Finally, one last example where this feature comes in handy.  This has to do with using Select –ExpandProperty which is a great way to walk down collections of collections.  The issue I’ve run into doing this is sometimes I want to preserve a property from the collection’s parent object but can’t because there is an identically named property on the items in the collection.  Here’s an example:

PS> Get-Command -Type Cmdlet | Select Name -ExpandProperty ParameterSets
Select : Property cannot be processed because property "Name" already exists.


In other words, I can’t include the Name from the CmdletInfo object because it would conflict with the ParameterSet.Name property. This means you have to use the Foreach trick I showed earlier:

Get-Command -Type Cmdlet | Foreach {$cmd=$_;$_} | Select -ExpandProperty ParameterSets


But if you then go on to expand the Parameters collection in each ParameterSet you run into the same problem again since each Parameter object also has a Name property.  Rather than injecting another Foreach command into the pipeline, this can be simplified using the PipelineVariable parameter in PowerShell 4.0 like so:

Get-Command -Type Cmdlet -pv cmd | 
    Select -Exp ParameterSets -pv pset |
    Select -Exp Parameters |
    Format-Table @{n='Cmdlet';e={$cmd.Name}}, @{n='ParameterSet';e={$pset.Name}}, Name


BTW you may be tempted to use a feature of Select-Object where you can add synthetic properties to objects in the collection as PowerShell expands the collection like so:

Get-Command -Type Cmdlet | Select @{n='Cmdlet';e={$_.Name}} -ExpandProperty ParameterSets


This works great the first time you execute it.  But upon subsequent executions, you get an error indicating that the property Cmdlet already exists.  I believe this happens because in PowerShell 3.0 this approach modifies the actual objects via the Dynamic Language Runtime. This is fine except when those objects are cached i.e. not regenerated every time they are asked for.  When that happens, you get an error because you are trying to add the same property again to the same objects you previously added the property to. 

That wraps up this discussion on the new PipelineVariable parameter in PowerShell 4.0.  I expect this parameter will save you some typing in scenarios like the ones described above.  Just watch out for aggregating commands like Group-Object and Sort-Object.

This entry was posted in PowerShell, PowerShell 4.0. Bookmark the permalink.

13 Responses to PowerShell V4 – PipelineVariable Common Parameter

  1. Pingback: Microsoft Most Valuable Professional (MVP) – Best Posts of the Week around Windows Server, Exchange, SystemCenter and more – #38 - TechCenter - Blog - TechCenter – Dell Community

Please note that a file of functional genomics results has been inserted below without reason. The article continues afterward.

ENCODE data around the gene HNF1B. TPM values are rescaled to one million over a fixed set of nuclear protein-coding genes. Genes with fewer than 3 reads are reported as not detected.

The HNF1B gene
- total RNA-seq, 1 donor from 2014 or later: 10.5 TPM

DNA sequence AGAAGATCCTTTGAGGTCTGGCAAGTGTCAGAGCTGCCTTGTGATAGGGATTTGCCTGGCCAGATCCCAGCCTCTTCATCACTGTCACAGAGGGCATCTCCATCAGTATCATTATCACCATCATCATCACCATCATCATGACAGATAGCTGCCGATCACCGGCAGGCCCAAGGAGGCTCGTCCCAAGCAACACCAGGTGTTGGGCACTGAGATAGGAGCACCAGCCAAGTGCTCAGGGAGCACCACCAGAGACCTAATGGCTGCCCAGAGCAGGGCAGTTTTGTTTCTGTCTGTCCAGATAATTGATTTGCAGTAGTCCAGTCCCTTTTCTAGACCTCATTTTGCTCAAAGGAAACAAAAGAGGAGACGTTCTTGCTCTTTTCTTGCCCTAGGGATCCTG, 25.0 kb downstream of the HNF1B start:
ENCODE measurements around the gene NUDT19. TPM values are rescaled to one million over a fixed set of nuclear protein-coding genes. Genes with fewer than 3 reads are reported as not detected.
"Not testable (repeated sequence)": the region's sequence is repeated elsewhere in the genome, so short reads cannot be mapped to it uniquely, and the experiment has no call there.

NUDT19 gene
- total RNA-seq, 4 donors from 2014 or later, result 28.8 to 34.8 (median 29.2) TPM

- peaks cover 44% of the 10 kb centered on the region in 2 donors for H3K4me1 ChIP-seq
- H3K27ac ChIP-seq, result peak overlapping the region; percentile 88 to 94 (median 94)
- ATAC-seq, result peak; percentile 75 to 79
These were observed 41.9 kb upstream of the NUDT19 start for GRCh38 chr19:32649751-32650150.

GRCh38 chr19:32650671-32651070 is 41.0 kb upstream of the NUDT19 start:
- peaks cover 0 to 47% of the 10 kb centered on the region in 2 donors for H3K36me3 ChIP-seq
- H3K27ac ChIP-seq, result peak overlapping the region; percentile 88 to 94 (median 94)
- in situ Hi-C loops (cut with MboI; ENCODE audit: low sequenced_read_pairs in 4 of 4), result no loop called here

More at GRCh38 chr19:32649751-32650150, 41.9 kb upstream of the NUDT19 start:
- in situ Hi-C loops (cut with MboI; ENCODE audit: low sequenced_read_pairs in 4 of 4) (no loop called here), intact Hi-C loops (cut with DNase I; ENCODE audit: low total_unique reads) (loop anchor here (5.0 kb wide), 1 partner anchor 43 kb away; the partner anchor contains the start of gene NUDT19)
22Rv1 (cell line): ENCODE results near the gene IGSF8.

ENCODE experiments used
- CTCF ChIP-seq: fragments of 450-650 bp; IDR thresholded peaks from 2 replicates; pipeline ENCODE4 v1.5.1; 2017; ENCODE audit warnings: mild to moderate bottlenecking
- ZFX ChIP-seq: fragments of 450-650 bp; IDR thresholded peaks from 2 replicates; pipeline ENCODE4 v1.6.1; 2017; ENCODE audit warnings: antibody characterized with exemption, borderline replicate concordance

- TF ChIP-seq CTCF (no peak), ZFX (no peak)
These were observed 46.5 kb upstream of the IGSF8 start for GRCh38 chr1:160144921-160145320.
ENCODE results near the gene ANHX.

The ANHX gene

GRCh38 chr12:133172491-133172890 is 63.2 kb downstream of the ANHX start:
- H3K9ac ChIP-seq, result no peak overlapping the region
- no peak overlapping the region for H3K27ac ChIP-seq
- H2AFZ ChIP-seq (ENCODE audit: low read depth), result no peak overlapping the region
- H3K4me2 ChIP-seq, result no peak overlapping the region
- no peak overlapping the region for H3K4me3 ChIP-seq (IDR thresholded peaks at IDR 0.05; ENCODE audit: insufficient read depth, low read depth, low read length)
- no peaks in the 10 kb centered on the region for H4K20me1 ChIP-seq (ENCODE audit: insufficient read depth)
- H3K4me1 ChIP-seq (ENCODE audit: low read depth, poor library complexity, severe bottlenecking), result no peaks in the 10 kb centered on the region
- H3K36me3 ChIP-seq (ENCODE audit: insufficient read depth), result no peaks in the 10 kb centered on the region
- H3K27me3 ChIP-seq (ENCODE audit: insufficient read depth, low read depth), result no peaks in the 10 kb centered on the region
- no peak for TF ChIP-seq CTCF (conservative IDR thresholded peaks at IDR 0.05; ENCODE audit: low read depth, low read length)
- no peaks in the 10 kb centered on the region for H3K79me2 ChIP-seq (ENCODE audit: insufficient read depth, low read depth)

2. Pingback: Server King » Dell’s Digest for July 22, 2013

  3. Pingback: What’s new in the SQL Server PowerShell in the SQL Server 2014 CTP1 ? | $hell Your Experience !!!

  4. Pingback: O que tem de novo no SQL Server PowerShell no SQL Server 2014 CTP1 | $hell Your Experience !!!

  5. Steve says:

    Can you describe the difference between the new PipelineVariable and the older OutputVariable?
    I can substitute OutputVariable in your example and get the same result (for the limited tests I tried). OutputVariable also works for debugging various steps in a pipeline if you use different variables for each step.

    • rkeithhill says:

      The difference is that -OutputVariable accumulates that output at the associated command outputs more than one object. So if your limited test only output a single object you would see the same results. But if the command outputs multiple objects then the variable used with -OutputVariable will contain a collection of objects. The variable used with -PipelineVariable will only ever contain the current pipeline object.

  6. Simon says:

    There’s another little trick it can be handy to have up your sleeve that can help with this kind of thing: when you put an assignment in brackets, the result of the assignment is output (and so gets passed down the pipeline). For example, everywhere you’ve used an expression like this:

    ... | Foreach {$cmd=$_;$_} | ...

    you could have written:

    ... | Foreach {($cmd=$_)} | ...

    Not much of a saving in this case, I admit, but it can often mean you don’t need an extra step in the pipeline. For example, your example:

    Get-Command -Type Cmdlet | Foreach {$cmd=$_;$_} | Select -ExpandProperty ParameterSets

    could have been written as:

    Get-Command -Type Cmdlet | Foreach {($cmd=$_).ParameterSets}
  7. Pingback: PowerShell 4.0 PipelineVariable, With or Without, I can´t live…..Without you. | $hell Your Experience !!!

  8. Pingback: Get-EsxCli on steroids - The Crazy Consultant

  9. Pingback: Powershell with a dollop of Chocolatey Sauce = Delicous

  10. Pingback: Automating Index Fragmentation Reports - Hey, Scripting Guy! Blog - Site Home - TechNet Blogs

  11. Pingback: A few PowerShell tips – Part 2 – Useful commands / switches. | Polisz Admin Blog

  12. Pingback: SAPIEN Technologies » Blog Archive » Friday Puzzle: What does a Catch block catch?

Leave a Reply

Fill in your details below or click an icon to log in:

WordPress.com Logo

You are commenting using your WordPress.com account. Log Out / Change )

Twitter picture

You are commenting using your Twitter account. Log Out / Change )

Facebook photo

You are commenting using your Facebook account. Log Out / Change )

Google+ photo

You are commenting using your Google+ account. Log Out / Change )

Connecting to %s